The Duke and Duchess of Sussex used a documentary on Sunday night to talk about the negative press they had experienced. The programme was designed to rehabilitate the Royal couple and yet some would argue that it simply generated yet more unfavourable headlines after Meghan complained that, due to the negative press, she had been ‘existing not living’. This from a couple who have come under fire for their multiple trips by private jet and their costly tax-payer funded refurbishment of their new marital home.
Rumours of a rift between Harry and William are filling column inches daily, and it seems Harry and Meghan’s PR may need an overhaul.
But the Duke and Duchess of Woke are not the first Royals to fall foul of the British press.
Princess Margaret’s ‘toyboy’
In February 1976, a picture of Margaret and British Baronet Roddy Llewellyn in swimsuits on Mustique was published on the front page of a tabloid, the News of the World. Princess Margaret was still married to Lord Snowdon at the time, although rumours had already been circling that the marriage was on the rocks. Due to the seventeen-year age gap, the press portrayed Margaret as a predatory older woman and Llewellyn as her toyboy lover.
On 19 March 1976, the Snowdons publicly acknowledged that their marriage had irretrievably broken down. Some politicians suggested removing Margaret from the civil list. Labour MPs denounced her as “a royal parasite” and a “floosie”. But as Princess Margaret acerbically acknowledged to the American writer Gore Vidal, when there are two sisters and one is the Queen, who must be the source of honour and all that is good, it was inevitable that the other must be the focus of the most creative malice, the evil sister. It seemed she was aware throughout her life of the role the press were casting for her.
Harry the Nazi
Who can forget the time a young Prince Harry thought it would be a jolly funny wheeze to dress up as a Nazi officer? Photos of the incident appeared all over the press, with Clarence House issuing a statement noting that Harry realised “it was a poor choice of costume”. Harry dressed as a Nazi is perhaps second only on the Harry Scandal Scale to the time he got caught wearing nothing at all, during a game of strip billiards in Las Vagas. Harry later apologised for letting everyone down. But I’ll be honest: I miss Fun Harry.
The Duke of Edinburgh
Following the D of E’s retirement from public life, hacks will have to look elsewhere for scabrous Royal barbs. Described by the historian David Starkey as “HRH Victor Meldrew”, the D of E’s remarks have regularly made the news. In 1999, he apparently remarked to some deaf children at a pop concert, “no wonder you are deaf listening to this row.” When the Queen asked an army cadet who lost his sight in an injury from an IRA bomb how much vision he retained, Philip joked, “Not a lot judging by the tie he’s wearing.” Either “a cantankerous old sod” (his words) from a bygone era or an amusing if unreconstructed wag, this January the 97-year-old faced something of a backlash when he drove his Land Rover into another car near Sandringham. He eventually sent a letter of apology to the driver – with no jokes. (A fun fact: the entertainer Hughie Green was once involved in a group who wished to overthrow the Labour government in the 70s and install Philip as the leader of a right-wing junta. Suffice to say, it didn’t happen – and the D of E was not involved in the plot.)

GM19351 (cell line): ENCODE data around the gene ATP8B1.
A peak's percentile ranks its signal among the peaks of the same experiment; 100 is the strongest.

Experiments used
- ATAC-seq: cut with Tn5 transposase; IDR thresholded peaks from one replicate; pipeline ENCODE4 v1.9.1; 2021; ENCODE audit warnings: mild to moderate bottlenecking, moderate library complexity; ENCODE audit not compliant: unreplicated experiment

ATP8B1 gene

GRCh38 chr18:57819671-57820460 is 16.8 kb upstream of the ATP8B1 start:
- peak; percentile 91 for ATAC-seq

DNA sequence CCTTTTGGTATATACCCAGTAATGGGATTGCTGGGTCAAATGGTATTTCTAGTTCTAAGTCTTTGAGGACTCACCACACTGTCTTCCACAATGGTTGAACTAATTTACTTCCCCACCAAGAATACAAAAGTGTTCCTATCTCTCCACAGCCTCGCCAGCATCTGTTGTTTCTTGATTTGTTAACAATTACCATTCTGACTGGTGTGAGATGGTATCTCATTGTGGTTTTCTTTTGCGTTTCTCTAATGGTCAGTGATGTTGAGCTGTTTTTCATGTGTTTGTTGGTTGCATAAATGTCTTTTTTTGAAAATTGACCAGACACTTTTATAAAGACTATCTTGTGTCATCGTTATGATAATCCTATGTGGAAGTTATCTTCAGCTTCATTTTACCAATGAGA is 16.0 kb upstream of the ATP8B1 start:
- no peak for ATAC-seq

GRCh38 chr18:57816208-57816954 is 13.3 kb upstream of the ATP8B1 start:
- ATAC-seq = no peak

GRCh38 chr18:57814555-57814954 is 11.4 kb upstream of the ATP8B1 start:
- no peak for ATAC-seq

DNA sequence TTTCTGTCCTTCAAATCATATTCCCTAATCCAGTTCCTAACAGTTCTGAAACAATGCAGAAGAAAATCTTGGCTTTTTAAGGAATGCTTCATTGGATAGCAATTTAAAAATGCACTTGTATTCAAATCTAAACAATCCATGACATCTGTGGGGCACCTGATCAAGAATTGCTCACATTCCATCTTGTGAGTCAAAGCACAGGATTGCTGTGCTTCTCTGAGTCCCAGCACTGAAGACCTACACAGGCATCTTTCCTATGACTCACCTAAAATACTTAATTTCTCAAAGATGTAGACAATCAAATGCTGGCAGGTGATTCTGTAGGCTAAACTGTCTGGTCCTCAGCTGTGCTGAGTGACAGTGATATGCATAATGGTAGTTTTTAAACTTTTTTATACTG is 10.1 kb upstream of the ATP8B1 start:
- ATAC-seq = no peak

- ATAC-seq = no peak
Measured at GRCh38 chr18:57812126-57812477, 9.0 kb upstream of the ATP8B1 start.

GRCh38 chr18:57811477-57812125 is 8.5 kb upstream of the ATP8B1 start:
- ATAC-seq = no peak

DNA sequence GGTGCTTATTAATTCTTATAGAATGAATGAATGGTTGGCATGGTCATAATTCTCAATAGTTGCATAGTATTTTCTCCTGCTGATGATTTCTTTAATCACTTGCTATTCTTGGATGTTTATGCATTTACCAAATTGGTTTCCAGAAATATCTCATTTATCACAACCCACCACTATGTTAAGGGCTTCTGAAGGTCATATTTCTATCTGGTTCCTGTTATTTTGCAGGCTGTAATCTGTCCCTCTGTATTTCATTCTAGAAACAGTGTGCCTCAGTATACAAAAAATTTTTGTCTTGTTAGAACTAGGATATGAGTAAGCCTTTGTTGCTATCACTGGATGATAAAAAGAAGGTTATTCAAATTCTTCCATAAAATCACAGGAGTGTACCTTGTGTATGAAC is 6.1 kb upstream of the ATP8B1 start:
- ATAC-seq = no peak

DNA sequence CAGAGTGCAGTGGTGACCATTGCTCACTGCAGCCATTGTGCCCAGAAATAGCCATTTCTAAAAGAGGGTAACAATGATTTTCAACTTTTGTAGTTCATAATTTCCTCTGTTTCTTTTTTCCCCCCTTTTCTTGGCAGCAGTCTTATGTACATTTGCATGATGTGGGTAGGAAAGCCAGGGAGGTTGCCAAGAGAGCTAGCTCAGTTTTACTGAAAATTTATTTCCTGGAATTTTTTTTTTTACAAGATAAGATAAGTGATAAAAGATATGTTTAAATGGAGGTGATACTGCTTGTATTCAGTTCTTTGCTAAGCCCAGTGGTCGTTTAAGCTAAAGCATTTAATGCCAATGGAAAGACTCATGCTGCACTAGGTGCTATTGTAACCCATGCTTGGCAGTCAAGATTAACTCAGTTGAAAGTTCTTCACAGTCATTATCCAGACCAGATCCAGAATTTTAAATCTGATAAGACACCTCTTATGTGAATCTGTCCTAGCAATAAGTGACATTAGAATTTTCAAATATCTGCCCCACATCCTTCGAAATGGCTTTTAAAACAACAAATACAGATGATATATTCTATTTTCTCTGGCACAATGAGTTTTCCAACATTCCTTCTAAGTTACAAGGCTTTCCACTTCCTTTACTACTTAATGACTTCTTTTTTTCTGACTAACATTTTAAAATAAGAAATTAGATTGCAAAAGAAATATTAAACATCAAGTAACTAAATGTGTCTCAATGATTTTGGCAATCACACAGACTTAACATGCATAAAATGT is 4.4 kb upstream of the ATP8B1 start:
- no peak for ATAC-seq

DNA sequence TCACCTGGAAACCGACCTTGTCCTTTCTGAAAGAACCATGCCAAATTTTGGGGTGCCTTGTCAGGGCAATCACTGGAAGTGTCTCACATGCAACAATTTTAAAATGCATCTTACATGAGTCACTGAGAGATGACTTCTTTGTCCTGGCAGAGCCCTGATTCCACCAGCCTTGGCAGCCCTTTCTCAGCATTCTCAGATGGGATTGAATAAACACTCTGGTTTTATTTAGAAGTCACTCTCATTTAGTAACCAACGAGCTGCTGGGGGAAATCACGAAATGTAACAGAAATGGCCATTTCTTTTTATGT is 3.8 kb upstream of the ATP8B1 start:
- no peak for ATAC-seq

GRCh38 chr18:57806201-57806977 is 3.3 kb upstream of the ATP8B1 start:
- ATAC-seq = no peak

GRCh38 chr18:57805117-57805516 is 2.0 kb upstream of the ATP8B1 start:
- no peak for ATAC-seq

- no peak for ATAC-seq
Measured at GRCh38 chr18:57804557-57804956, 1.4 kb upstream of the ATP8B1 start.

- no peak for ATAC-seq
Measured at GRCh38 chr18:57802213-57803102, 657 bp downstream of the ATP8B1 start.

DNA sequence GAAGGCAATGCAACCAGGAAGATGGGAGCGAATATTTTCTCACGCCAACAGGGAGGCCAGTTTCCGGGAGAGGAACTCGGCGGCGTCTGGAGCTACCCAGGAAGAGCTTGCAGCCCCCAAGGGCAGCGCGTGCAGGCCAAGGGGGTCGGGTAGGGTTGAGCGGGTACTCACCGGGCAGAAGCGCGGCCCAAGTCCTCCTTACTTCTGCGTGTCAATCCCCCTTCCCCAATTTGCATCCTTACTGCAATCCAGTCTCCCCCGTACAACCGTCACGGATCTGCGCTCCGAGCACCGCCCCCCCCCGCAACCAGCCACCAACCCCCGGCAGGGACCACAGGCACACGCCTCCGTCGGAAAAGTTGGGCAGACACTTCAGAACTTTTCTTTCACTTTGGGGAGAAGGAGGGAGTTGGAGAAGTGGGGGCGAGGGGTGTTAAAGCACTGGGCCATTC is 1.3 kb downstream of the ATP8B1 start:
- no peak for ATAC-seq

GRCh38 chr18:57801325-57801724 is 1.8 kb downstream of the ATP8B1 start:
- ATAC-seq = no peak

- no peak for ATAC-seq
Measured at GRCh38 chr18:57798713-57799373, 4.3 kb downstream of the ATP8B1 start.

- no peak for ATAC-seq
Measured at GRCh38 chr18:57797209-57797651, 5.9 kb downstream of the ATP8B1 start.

Sarah Ferguson, the now ex-wife of Prince Andrew, is no stranger to scandal. In 2010, “Fergie” was revealed by The Guardian to have accepted a bribe of £500,000 in exchange for dishing the dirt on Andrew. She later apologised, describing the incident as “a serious lapse in judgment”. “I was in the gutter at that moment,” she told Oprah Winfrey, “I’m aware of the fact that I’ve been drinking, you know – that I was not in my right place.” Perhaps her most nauseating – and famous – run-in came nearly two decades earlier, however, when photos emerged of John Bryan, an American financial manager, sucking her toes whilst on holiday. Oh, Fergie!
The red tops had a field day in 1992 when The Sun published details of a call between Prince Diana and rumoured lover James Gilbey. In the transcripts of the telephone conversation, Gilbey refers to Diana as “Squidge” or “Squidgy” 53 times. The revelations came during Charles’ and Diana’s acrimonious pre-divorce media war, referred to at the time as the War of the Waleses. Despite the embarrassing revelations, Diana won the battle for public sympathy by releasing a book called “Diana: her True Story”, which hit the headlines with salacious details of her personal battles with depression and eating disorders. The Queen later described 1992 as her “annus horribilis”.
The Death of Diana
Though many royal run-ins with Fleet Street might seem amusing with hindsight, the period after Diana’s death was an extremely serious one for the Royal Family. The Queen’s response to the Princess’ death was judged by the public to be starchy and distant, and for the first time in her reign it seemed like the monarchy could be in jeopardy. Newly anointed Tony Blair became involved in the Palace’s attempts to respond. In the end, the Queen rehabilitated herself, with a moving address to the country. Since then, she hasn’t put a foot wrong and has studiously guided the Royal Family into the 21st Century.